Varying Types And Sheens Of Hardwood Floor Finishes
After a quarter of a century in the wood floor industry, we have seen a lot of unusual floors. As is always the case with all things interior design, trends come and go. Some trends are easier to change than others. And varying types and sheens of hardwood floor finishes are stunning, convenient, and won’t cost as much as some of the other trends we’ve seen.
There are many different types and brands of finish a Certified Professional can apply, which include but are not limited to water based finishes, wax finishes, oil based finishes, and natural oils. But the fundamental differences are whether the finish forms a film (oil based polyurethane finish, water based polyurethane) or penetrates the wood (linseed oil, tung oil, penetrating oils).
Both types of finishes have advantages/disadvantages and different drying times. Some hardwood floor finishes also have safety concerns with their application that need to be fully explained to the client, such a swedish finishes and moisture cure. This is where the concept of varying them over one floor comes into play.
This carved African Mahogany stair landing is finished with both film-forming finish (applied to the flat areas) and penetrating oils (applied to the raised carved art). Film-forming finishes like oil based polys or water based polyurethanes protect the wood by forming a coating that seals as a top layer over it, dries quickly, and are extremely durable. One advantage is durability, particularly with a two-component water-based polyurethane. Adding the catalyst or cross-linking (or hardening component) makes it a commercial-grade finish. Another advantage is the range of sheens on the market, from high gloss to ultra-matte. When hiring a contractor to apply film-forming finish, be sure the contractor is applying three coats for a lasting build to handle the wear and tear of shoe traffic.
Side note: We highly recommend matte sheens to our clients, especially when they have kids and dogs. Why? Finish indentations from pet claw marks or a dropped or dragged toy are less visible. This is due to the lower reflectivity of a matte sheen.
Penetrating finishes like linseed or tung oil protect the wood by bonding to it at a molecular level. Indentations in film-forming finish can be obvious, especially with a higher sheen. But, depending on the wood and the physics behind the mark, penetrating oil can be a little more forgiving. The warm and raw feel of wood when finished with penetrating oil convinced several of our clients to add wood flooring in their bedrooms, which makes for a much floors cleaner and less allergenic space than carpeted rooms. Great for those with health concerns. Most penetrating finishes have no Volatile Organic Compounds (VOC) and no gassy smells. In fact, we use them as perfume! (Kidding—making sure you’re paying attention)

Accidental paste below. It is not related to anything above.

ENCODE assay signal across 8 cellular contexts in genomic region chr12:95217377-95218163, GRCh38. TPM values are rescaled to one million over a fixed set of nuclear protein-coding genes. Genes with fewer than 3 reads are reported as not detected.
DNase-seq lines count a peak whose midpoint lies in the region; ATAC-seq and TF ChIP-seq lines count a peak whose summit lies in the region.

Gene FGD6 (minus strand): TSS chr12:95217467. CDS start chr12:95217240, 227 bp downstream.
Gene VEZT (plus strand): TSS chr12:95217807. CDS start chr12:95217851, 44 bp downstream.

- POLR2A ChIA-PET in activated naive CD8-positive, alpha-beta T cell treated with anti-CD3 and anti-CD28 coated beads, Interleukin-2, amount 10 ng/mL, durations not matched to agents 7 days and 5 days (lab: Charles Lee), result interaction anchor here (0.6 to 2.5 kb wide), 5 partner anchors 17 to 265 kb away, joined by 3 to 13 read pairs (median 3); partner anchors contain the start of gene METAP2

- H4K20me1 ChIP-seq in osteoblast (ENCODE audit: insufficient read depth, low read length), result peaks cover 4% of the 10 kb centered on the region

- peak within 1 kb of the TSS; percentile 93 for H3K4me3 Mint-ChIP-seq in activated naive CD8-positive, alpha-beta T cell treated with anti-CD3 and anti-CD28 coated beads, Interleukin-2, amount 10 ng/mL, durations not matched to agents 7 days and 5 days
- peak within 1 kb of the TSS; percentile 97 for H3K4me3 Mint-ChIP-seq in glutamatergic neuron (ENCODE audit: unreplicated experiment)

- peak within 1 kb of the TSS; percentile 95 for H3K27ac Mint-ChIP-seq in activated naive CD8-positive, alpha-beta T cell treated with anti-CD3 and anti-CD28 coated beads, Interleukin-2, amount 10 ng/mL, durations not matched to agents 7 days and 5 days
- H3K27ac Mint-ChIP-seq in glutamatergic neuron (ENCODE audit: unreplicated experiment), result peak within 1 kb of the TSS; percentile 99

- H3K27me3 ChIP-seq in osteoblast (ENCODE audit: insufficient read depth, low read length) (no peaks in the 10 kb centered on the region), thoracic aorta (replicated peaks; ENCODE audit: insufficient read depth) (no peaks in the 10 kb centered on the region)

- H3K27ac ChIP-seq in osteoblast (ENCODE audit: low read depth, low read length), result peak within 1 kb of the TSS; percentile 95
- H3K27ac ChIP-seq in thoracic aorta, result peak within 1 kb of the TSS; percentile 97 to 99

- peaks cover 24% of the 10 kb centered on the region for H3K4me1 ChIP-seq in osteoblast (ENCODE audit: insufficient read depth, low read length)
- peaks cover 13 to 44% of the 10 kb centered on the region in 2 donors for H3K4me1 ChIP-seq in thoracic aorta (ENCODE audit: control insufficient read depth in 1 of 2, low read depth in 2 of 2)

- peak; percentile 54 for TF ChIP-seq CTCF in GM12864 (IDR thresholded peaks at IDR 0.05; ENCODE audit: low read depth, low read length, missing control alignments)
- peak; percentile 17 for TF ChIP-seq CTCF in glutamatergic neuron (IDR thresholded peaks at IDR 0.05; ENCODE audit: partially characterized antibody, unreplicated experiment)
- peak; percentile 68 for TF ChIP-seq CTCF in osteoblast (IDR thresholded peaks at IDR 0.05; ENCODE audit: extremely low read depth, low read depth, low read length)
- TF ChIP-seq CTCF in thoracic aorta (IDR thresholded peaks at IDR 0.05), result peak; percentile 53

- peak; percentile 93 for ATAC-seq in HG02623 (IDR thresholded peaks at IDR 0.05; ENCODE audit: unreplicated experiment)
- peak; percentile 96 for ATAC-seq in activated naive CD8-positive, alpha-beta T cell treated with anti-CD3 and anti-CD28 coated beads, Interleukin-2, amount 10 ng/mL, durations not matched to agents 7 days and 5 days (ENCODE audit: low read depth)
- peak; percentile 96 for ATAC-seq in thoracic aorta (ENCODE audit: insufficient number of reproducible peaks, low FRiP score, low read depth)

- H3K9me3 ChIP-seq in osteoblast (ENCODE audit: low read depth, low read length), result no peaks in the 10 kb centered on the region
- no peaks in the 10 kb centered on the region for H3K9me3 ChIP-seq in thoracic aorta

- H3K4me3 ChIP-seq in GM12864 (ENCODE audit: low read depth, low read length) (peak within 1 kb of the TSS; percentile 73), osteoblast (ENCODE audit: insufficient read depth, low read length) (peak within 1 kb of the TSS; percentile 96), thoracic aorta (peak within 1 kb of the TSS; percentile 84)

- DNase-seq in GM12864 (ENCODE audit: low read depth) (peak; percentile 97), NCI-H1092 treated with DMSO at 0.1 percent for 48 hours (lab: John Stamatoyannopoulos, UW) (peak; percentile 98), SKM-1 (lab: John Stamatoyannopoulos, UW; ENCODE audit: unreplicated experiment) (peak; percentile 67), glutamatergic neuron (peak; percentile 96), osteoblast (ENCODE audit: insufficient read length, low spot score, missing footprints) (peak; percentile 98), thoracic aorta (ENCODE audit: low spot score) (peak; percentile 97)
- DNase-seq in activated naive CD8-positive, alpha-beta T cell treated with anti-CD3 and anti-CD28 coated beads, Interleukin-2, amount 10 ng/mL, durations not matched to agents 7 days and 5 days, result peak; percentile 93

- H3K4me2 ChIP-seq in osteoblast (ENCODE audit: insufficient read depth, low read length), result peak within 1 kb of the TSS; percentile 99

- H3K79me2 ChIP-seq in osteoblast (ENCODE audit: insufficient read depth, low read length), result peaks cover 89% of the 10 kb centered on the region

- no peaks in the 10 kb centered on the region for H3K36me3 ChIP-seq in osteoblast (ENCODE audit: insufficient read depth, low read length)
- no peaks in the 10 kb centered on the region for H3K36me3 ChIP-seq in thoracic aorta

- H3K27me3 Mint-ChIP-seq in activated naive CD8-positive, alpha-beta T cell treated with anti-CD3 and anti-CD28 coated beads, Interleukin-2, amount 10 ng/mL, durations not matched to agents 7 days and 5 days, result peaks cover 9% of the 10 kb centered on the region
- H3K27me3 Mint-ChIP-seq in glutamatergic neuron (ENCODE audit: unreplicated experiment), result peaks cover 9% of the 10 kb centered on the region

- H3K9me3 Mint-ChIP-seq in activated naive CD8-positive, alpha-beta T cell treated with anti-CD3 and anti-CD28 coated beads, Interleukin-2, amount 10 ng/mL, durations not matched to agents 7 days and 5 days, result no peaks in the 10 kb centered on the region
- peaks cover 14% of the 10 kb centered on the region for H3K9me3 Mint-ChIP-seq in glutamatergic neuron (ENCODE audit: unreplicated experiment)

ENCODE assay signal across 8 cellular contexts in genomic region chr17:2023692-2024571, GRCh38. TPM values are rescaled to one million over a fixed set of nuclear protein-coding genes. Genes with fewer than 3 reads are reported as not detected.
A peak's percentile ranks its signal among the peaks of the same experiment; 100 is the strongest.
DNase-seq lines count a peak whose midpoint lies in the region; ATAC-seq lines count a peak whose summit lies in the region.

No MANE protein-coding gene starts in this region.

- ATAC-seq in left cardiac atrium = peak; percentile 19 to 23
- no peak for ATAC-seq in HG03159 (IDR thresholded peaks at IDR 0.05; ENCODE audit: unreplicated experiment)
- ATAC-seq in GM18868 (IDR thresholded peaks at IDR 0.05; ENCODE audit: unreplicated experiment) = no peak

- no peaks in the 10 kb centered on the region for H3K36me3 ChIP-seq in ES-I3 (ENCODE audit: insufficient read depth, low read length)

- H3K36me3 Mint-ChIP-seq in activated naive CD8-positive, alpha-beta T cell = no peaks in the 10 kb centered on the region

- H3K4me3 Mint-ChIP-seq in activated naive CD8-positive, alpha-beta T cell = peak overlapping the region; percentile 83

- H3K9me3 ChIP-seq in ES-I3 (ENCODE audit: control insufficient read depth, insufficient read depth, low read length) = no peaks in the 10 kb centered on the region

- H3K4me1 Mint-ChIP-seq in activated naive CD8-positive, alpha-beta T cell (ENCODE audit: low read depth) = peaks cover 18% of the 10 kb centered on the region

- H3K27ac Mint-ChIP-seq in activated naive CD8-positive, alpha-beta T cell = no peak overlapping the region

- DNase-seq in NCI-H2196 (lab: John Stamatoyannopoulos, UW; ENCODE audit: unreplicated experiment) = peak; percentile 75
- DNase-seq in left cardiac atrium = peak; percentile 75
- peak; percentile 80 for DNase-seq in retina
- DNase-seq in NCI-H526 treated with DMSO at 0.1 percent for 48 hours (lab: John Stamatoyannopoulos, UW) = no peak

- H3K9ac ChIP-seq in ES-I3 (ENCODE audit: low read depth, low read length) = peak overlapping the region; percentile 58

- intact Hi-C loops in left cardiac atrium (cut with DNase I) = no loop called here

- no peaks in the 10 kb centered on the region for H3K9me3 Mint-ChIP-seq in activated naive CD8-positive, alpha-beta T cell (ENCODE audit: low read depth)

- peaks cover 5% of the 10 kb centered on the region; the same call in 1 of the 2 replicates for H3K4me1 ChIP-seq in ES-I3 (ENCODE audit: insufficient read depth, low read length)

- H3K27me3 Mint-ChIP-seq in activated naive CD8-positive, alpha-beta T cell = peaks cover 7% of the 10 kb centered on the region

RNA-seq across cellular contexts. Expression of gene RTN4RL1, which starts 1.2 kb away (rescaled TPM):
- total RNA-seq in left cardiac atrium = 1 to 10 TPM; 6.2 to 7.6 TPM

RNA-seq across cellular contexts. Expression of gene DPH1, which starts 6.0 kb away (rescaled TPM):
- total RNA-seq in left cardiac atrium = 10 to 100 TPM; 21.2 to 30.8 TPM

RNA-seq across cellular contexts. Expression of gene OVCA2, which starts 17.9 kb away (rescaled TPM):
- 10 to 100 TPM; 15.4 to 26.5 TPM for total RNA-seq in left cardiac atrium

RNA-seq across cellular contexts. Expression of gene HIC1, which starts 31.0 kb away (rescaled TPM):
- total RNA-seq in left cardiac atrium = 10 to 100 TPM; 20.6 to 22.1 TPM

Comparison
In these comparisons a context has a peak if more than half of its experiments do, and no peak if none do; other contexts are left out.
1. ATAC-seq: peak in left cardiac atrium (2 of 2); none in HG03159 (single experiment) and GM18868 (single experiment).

Both types of finishes can be found in matte sheens and both contain very little VOC. They can both usually be cleaned by the same type of cleaner. Each type of finish has a different maintenance program. This is a game-changer for some of our clients.
Maintenance for any type of wood floor is important to extend the life and aesthetics of the floor. Many people, who live in homes with hardwood flooring, hear the expression: maintenance coat or screen and coat. A full sanding and finishing is required in order to change color, texture, mitigate water or moisture damage, and eliminate scratches down to the raw wood. This is the case whether you use a film-forming polyurethane or a penetrating oil. The color, texture, and any existing damage doesn’t change. Some existing indentations may be filled in and the sheen can (and likely will) change.
When a Certified Professional wood flooring contractor applies a maintenance coat to a film-forming finish, he abrades the top coat of polyurethane and adds a fresh coat of polyurethane to the entire wood floor all at once. When a Certified Professional wood flooring contractor is hired to maintain a wood floor that is impregnated with penetrating oil, he can buff the oil into traffic areas without moving furniture or rugs, making it easy to apply and less invasive. Many of our homeowners who enjoy large furnishings and pianos don’t need to worry about hiring movers and appreciate the convenient maintenance of penetrating oil.
We decided to apply two different types of finish on this homeowner’s second floor. Now, when they hire a professional to maintain the finish applied to the red oak in their upstairs hall and bedrooms, they won’t need to move as much furniture as they would with a film-forming finish. The master bedroom stands out from the rest with a low-sheen, water-based polyurethane over hickory. Because there isn’t much traffic in their bedroom, the polyurethane should last a long time. The difference in color is dramatic but the difference in sheen and type of finish gives the floor even more of a unique aesthetic and makes the red oak border look even more intentional.
Want To Try It?
Ask your National Wood Flooring Association Certified Professional for dry and cure times for both finish applications. You can access your wood floors once they’re dry. But in order to prevent damage, we highly recommend not placing rugs and furniture on the floors and keeping pets away until the finish is fully hardened or cured. The good news is that most modern finishes cure within 24-48 hours. Before you commit to hire a wood floor professional, be sure you know the extent of the dry and cure time so you’re not surprised at the end of the project!